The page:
We often associate poor health and chronic disease with overt signs like obesity, but one of the biggest indicators of your cardiometabolic health might be hidden a little further beneath the surface.
Visceral fat can’t necessarily be seen by the naked eye, but research shows that it may cause a world of problems down the line.
So what is visceral fat, and how can you go about losing it?
What is visceral fat?
Visceral fat refers to the fat surrounding the organs in your abdomen, which is not the same as the subcutaneous fat found right beneath the skin.
A reasonable amount of visceral fat is necessary for cushioning your organs. However, having excess visceral fat can have significant implications for your health, as its presence has been linked to the development of several health conditions, including insulin resistance, heart disease, and even some cancers.
It is also a component of metabolic syndrome, a cluster of factors including insulin resistance, obesity, and hypertension. When paired with two or more of these other factors, a high visceral fat content can indicate that you are at an increased risk for developing cardiovascular disease.
Visceral fat can be especially telling of further health problems down the road for several reasons, including the fact that visceral fat is biologically active and can release potentially inflammatory hormones like cytokines.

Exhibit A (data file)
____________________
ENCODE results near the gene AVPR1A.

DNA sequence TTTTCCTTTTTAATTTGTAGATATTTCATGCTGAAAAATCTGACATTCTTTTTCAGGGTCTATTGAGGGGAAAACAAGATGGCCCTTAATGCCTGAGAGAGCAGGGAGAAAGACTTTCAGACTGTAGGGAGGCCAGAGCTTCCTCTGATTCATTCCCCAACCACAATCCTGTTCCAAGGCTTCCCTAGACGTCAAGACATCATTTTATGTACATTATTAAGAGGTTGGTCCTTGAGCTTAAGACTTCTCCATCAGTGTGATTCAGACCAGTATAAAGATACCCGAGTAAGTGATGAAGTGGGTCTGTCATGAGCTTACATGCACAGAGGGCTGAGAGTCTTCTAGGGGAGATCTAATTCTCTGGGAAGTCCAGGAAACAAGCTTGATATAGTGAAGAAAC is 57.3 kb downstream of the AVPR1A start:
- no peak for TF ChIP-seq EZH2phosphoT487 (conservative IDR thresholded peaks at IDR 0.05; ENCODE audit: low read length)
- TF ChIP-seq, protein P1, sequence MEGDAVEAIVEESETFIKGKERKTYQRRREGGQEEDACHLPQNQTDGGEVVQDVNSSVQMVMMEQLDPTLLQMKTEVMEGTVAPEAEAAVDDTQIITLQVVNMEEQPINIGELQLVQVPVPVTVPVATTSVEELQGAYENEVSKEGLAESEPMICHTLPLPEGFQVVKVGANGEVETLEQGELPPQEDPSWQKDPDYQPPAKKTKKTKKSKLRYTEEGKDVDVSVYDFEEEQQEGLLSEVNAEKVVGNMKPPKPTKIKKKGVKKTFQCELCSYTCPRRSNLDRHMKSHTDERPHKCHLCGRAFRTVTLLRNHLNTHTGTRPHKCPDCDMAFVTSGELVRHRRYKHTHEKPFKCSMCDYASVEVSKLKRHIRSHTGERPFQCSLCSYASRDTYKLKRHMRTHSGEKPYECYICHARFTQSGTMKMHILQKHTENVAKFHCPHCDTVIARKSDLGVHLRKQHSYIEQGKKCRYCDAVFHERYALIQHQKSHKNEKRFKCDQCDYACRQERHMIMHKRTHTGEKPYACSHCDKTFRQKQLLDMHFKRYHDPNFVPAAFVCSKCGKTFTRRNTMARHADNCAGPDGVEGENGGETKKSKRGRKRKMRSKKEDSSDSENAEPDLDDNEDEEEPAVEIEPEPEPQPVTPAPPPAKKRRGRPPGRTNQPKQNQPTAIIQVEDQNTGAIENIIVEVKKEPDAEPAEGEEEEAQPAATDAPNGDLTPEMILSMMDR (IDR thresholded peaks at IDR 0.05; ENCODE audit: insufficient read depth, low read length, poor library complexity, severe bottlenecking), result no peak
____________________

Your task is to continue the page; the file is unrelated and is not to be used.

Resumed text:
The location of visceral fat near your vital organs also presents a serious problem—it can release free fatty acids directly to the liver, which can compromise cholesterol panels and potentially lead to insulin resistance.
What can cause someone to gain visceral fat?
The factors that cause excess visceral fat are similar to those of subcutaneous fat. Unhealthy lifestyle factors like low physical activity levels and a poor diet can lead to excess visceral fat gain.
How much visceral fat is too much?
Unlike excess subcutaneous fat, you can have too much visceral fat even if your height and weight indicate that you are at a healthy Body Mass Index (BMI).
Remember, your visceral fat is in your abdominal cavity surrounding your organs, not directly underneath your skin. In other words, you can visually appear to be physically healthy and at an ideal body weight while still carrying too much fat tissue in your midsection.
You can estimate the amount of visceral fat in your body by measuring your waist or doing a caliper test, but this is not an exact science. The best way to determine your body fat percentages is by taking a body composition test. These tests can not only calculate your overallbody fat percentage but also break that measurement down into your subcutaneous and visceral fat so you can have a better idea of where your body composition stands.
How hard is it to lose visceral fat?